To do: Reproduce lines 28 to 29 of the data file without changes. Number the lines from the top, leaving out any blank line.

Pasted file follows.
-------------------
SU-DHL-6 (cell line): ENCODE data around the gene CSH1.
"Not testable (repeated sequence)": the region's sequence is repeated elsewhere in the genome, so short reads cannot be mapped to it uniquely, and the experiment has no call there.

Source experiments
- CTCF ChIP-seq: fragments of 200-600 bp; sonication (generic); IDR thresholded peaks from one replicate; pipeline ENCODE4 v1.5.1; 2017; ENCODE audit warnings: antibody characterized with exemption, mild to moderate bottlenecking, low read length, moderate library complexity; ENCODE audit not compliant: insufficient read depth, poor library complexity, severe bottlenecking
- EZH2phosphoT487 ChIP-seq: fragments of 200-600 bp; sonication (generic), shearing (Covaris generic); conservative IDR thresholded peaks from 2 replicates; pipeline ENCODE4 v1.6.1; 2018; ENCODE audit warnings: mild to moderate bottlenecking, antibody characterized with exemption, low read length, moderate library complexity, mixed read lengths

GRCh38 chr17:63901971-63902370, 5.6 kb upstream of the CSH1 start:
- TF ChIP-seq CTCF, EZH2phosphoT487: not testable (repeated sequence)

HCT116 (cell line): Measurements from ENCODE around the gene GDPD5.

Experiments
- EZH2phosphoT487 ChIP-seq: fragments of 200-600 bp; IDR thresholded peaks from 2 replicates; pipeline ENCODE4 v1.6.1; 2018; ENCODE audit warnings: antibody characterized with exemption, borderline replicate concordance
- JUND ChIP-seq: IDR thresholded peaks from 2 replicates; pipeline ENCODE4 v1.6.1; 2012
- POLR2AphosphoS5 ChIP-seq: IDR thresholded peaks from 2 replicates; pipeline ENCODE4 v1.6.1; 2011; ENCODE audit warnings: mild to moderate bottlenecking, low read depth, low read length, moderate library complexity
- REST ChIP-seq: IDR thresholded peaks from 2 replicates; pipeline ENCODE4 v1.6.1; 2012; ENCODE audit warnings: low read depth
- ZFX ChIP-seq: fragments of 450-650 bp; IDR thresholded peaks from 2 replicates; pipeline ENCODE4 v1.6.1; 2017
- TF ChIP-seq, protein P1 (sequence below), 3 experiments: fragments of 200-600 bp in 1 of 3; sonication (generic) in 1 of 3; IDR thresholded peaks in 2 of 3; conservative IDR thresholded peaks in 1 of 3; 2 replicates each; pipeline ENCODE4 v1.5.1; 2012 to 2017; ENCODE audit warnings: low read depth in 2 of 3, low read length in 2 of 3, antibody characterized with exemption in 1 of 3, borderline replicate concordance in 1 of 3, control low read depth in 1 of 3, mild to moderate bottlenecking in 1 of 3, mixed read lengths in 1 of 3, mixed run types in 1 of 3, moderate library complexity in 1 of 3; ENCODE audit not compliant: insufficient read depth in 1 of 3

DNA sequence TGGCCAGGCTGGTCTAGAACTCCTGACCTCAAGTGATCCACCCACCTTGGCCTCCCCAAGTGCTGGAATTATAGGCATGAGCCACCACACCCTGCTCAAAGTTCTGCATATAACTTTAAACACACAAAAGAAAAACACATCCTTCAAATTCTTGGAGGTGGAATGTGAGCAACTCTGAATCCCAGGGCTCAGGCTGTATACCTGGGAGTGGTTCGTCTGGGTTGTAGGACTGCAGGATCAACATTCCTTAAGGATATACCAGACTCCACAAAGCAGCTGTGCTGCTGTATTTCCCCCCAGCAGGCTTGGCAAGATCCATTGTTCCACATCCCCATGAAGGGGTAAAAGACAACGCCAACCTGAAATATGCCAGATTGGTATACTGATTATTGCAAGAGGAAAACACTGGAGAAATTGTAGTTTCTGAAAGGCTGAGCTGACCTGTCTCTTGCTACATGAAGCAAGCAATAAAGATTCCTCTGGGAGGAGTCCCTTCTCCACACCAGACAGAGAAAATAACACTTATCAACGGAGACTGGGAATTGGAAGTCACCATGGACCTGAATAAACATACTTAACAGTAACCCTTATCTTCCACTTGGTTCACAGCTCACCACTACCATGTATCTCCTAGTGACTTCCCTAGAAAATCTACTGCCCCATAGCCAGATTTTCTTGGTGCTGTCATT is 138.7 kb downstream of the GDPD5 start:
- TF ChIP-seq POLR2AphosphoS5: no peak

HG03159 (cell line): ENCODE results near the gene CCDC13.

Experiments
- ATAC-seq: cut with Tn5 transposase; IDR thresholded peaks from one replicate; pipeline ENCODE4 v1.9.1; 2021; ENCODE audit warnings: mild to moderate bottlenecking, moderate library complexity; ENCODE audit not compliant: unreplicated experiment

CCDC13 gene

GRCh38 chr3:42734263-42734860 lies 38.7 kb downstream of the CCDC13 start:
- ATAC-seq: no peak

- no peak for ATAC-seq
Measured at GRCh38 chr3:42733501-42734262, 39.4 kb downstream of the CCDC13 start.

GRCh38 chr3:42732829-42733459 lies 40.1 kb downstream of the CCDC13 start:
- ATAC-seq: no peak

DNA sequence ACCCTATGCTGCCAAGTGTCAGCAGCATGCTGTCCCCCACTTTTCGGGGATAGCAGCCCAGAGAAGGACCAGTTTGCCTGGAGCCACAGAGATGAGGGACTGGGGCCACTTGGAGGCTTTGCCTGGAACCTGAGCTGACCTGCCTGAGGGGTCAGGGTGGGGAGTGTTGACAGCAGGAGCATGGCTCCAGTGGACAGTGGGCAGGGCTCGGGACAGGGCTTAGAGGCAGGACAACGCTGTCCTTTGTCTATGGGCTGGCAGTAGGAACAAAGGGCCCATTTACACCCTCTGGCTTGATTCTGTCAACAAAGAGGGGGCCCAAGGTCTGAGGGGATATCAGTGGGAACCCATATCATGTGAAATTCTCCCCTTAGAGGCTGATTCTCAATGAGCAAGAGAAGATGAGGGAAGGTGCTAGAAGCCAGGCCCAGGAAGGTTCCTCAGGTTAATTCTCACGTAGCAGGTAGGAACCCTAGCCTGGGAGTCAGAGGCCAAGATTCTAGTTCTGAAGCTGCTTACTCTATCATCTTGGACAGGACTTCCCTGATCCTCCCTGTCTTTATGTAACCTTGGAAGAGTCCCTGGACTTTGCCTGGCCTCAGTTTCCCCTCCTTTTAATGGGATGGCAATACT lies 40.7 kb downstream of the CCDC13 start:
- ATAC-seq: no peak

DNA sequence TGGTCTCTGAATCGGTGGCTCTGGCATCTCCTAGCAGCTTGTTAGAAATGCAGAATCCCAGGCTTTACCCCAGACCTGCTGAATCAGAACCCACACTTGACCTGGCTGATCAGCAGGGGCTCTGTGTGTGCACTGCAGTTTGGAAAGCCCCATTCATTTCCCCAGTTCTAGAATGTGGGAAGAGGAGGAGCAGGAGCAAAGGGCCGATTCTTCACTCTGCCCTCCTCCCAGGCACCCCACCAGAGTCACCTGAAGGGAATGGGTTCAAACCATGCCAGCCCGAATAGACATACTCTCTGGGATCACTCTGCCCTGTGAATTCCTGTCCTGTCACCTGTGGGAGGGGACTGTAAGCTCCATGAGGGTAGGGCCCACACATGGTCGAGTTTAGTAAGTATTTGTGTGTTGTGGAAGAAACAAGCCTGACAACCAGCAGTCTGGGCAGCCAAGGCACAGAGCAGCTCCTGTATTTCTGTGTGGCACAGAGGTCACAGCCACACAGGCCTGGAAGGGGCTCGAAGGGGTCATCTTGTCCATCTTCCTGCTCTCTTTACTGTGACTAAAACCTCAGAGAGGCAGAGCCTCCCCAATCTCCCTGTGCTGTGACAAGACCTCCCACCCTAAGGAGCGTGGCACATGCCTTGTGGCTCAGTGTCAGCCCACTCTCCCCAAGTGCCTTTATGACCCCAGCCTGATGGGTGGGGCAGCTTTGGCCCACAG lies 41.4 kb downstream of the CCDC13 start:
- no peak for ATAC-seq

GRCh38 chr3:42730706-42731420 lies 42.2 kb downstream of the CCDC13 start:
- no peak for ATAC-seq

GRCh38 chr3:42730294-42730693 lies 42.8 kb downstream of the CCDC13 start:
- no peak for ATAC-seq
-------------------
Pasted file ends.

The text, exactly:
DNA sequence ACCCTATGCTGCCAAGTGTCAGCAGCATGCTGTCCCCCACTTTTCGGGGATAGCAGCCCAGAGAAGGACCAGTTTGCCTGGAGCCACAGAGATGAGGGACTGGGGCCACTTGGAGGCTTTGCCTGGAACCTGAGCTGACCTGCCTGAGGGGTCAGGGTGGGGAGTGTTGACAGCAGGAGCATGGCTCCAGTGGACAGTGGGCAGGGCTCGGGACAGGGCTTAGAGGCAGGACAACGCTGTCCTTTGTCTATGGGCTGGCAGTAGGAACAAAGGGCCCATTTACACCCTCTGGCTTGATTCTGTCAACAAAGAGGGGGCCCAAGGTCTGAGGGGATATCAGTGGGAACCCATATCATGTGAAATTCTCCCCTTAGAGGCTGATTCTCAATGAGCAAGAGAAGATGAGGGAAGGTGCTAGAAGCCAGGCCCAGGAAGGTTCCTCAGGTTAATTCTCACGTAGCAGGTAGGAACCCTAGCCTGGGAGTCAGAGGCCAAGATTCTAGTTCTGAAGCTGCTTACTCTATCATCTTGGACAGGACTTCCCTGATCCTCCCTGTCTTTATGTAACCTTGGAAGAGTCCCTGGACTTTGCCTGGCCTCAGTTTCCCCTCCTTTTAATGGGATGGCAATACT lies 40.7 kb downstream of the CCDC13 start:
- ATAC-seq: no peak